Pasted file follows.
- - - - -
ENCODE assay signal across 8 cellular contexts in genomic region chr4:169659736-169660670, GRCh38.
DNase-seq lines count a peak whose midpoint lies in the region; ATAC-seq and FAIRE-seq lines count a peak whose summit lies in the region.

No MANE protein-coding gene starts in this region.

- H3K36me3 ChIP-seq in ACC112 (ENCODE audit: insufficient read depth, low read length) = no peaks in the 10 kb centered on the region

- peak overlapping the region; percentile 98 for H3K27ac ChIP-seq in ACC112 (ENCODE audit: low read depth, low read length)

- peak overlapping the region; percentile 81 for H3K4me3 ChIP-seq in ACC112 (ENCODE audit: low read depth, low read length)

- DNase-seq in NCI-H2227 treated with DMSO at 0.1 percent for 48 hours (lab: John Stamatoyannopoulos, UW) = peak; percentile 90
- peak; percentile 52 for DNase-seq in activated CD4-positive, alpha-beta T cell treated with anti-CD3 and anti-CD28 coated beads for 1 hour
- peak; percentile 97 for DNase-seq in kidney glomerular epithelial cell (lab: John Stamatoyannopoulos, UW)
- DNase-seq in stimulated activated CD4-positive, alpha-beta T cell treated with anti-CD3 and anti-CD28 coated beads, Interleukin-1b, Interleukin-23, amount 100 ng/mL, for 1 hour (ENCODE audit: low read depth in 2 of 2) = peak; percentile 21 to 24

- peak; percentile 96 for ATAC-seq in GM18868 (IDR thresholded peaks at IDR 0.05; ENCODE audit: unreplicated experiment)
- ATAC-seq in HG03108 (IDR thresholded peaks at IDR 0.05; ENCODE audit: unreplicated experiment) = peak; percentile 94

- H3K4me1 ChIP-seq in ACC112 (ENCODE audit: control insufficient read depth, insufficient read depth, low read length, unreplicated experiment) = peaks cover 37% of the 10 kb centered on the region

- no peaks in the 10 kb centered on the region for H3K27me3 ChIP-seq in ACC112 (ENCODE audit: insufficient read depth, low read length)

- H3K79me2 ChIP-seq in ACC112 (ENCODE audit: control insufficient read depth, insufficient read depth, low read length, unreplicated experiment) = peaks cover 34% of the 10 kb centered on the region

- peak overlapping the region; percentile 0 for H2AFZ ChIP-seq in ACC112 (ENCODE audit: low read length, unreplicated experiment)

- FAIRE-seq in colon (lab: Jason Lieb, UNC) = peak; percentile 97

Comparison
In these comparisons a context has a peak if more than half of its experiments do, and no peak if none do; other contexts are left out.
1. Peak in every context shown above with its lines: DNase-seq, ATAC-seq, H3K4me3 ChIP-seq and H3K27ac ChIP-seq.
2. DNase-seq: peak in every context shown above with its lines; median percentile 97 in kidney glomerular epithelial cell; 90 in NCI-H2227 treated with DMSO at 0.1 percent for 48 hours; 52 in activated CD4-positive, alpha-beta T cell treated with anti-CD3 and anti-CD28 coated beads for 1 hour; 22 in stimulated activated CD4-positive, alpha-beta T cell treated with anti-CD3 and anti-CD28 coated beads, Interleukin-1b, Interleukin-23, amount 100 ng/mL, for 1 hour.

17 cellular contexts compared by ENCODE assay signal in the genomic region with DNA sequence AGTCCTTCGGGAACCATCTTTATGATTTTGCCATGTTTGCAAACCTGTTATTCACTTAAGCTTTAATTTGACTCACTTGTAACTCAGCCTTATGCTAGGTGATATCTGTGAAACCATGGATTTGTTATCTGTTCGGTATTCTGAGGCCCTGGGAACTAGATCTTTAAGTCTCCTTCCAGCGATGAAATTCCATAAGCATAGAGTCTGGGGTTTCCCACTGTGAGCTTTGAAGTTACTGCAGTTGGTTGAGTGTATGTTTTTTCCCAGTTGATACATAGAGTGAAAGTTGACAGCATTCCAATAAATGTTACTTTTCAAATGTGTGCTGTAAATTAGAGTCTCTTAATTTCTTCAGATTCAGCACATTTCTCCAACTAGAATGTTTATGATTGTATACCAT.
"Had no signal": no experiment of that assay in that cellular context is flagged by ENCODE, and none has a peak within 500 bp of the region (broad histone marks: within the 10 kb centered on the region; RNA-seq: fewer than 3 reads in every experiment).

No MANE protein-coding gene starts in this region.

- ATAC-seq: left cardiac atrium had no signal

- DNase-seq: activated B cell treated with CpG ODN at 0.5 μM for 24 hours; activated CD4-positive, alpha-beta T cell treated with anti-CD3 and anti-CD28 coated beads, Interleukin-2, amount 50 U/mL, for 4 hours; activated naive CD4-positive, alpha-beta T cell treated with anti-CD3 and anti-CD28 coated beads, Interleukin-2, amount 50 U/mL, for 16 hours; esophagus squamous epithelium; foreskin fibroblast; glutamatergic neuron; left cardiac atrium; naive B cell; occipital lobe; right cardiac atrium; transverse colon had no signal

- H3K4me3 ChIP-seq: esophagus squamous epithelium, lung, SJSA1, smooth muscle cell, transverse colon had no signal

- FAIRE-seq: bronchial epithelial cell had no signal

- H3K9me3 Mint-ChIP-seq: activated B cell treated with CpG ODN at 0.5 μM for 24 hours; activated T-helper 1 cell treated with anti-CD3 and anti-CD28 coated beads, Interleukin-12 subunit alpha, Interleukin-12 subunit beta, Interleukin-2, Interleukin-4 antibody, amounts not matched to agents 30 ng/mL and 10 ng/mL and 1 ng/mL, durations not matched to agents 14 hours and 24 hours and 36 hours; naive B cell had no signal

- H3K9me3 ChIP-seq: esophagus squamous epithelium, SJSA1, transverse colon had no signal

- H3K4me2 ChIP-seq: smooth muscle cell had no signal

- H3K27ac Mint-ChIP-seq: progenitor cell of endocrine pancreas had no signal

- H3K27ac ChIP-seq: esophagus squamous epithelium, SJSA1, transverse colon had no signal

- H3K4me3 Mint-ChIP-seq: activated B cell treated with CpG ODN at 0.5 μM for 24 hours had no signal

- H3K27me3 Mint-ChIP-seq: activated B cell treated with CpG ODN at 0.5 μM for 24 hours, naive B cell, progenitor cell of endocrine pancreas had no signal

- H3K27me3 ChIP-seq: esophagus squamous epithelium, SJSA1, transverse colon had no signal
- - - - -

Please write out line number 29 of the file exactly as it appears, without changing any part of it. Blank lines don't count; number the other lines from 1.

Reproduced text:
- H3K9me3 Mint-ChIP-seq: activated B cell treated with CpG ODN at 0.5 μM for 24 hours; activated T-helper 1 cell treated with anti-CD3 and anti-CD28 coated beads, Interleukin-12 subunit alpha, Interleukin-12 subunit beta, Interleukin-2, Interleukin-4 antibody, amounts not matched to agents 30 ng/mL and 10 ng/mL and 1 ng/mL, durations not matched to agents 14 hours and 24 hours and 36 hours; naive B cell had no signal